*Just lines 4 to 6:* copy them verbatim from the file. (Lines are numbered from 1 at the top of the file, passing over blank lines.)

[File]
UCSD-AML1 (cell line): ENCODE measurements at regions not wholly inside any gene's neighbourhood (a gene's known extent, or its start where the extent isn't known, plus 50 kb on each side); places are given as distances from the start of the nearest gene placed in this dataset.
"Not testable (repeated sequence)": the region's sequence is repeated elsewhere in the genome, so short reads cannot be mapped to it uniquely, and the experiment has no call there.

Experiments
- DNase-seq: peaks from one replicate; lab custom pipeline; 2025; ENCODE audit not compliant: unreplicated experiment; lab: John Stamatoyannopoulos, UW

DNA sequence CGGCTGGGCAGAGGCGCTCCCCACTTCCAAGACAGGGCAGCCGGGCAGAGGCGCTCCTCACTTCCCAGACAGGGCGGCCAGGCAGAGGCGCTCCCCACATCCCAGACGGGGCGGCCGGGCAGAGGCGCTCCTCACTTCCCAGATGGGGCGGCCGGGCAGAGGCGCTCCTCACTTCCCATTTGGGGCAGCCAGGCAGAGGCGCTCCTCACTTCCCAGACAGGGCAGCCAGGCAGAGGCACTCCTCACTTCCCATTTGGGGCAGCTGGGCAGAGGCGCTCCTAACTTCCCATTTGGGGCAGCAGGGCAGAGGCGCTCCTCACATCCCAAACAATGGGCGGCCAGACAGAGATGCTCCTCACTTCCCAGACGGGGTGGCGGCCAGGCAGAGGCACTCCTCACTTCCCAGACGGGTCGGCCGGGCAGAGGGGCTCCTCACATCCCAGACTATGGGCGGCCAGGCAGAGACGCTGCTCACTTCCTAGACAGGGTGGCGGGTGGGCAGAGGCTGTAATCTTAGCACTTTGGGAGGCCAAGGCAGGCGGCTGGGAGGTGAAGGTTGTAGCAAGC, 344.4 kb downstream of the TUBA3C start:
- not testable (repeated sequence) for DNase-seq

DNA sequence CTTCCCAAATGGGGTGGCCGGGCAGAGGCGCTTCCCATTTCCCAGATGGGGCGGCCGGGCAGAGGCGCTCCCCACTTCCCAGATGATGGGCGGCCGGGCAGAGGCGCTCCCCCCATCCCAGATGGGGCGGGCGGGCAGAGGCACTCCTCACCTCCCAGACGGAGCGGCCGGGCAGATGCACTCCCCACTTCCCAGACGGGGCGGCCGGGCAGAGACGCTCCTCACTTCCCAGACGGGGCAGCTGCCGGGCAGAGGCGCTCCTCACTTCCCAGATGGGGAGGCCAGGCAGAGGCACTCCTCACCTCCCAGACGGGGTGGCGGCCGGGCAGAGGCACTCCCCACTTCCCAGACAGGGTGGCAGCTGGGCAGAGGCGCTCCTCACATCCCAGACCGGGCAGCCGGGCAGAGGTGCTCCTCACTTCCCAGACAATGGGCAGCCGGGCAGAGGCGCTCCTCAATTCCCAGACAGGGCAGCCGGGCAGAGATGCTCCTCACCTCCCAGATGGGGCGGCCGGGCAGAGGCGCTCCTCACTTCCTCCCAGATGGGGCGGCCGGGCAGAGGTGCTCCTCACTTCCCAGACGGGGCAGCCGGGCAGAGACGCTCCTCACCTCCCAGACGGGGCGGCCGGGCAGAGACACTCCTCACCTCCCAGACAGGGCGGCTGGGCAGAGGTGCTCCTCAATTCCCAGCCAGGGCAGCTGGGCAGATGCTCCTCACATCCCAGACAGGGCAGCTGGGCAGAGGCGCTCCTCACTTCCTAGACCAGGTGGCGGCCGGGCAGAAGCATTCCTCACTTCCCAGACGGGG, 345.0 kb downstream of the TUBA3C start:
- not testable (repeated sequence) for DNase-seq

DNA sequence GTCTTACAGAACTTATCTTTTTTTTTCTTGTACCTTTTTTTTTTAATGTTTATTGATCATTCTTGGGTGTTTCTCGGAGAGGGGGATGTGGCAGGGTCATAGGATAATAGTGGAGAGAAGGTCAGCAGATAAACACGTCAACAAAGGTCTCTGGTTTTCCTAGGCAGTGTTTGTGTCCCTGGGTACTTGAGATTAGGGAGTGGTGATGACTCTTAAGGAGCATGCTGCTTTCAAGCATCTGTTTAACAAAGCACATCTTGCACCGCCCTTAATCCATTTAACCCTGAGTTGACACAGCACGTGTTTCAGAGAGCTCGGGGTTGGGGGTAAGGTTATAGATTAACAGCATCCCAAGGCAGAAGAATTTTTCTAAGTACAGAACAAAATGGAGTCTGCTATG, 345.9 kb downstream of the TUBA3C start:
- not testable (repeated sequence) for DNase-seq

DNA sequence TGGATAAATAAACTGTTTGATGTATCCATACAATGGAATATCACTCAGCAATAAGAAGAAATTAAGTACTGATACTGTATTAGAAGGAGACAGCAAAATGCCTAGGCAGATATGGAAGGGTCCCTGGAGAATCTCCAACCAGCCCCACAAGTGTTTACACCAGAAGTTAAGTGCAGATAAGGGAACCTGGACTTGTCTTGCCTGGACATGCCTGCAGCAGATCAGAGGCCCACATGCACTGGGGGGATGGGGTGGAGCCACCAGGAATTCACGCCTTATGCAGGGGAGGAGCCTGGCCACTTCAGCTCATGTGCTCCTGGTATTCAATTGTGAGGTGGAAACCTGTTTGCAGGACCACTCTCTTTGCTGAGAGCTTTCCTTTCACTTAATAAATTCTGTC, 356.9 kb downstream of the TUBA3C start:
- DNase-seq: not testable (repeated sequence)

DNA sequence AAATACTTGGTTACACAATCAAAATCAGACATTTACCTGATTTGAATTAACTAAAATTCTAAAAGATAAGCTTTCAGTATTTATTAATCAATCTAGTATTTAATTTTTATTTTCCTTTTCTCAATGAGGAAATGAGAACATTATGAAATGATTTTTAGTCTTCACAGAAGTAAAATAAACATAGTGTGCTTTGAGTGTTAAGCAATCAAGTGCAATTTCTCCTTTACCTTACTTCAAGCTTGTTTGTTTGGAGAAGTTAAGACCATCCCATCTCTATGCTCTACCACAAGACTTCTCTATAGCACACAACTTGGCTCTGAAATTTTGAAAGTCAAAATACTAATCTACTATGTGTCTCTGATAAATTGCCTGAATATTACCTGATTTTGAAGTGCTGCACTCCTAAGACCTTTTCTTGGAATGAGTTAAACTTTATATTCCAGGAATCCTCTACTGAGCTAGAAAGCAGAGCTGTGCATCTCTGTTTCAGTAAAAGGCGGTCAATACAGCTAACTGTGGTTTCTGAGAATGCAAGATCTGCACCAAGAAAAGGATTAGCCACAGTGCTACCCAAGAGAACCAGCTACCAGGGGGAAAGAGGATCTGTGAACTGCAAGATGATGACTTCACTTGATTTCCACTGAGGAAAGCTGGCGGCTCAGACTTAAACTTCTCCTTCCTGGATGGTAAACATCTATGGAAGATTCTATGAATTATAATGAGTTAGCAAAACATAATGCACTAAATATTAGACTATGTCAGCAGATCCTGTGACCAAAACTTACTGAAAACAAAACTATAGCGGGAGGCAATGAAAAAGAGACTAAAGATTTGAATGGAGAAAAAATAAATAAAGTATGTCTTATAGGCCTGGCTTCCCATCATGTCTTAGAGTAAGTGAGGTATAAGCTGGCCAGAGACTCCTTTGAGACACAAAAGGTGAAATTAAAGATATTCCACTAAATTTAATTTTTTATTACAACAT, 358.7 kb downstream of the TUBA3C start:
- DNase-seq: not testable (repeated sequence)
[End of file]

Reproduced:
- DNase-seq: peaks from one replicate; lab custom pipeline; 2025; ENCODE audit not compliant: unreplicated experiment; lab: John Stamatoyannopoulos, UW

DNA sequence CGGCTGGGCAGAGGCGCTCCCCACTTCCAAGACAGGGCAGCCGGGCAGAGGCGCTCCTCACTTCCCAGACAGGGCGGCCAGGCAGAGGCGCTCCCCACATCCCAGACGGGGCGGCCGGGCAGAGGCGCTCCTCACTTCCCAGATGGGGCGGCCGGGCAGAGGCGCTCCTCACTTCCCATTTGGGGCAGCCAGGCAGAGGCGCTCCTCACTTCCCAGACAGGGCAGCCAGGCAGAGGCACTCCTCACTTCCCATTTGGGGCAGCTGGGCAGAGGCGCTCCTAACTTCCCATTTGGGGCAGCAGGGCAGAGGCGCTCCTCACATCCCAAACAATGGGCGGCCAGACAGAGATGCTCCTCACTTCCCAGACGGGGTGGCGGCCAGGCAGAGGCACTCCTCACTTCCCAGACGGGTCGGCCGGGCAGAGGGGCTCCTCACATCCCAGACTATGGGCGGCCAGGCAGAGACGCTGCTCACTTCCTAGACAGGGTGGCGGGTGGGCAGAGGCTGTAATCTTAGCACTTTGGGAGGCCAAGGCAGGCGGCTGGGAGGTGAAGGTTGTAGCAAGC, 344.4 kb downstream of the TUBA3C start:
- not testable (repeated sequence) for DNase-seq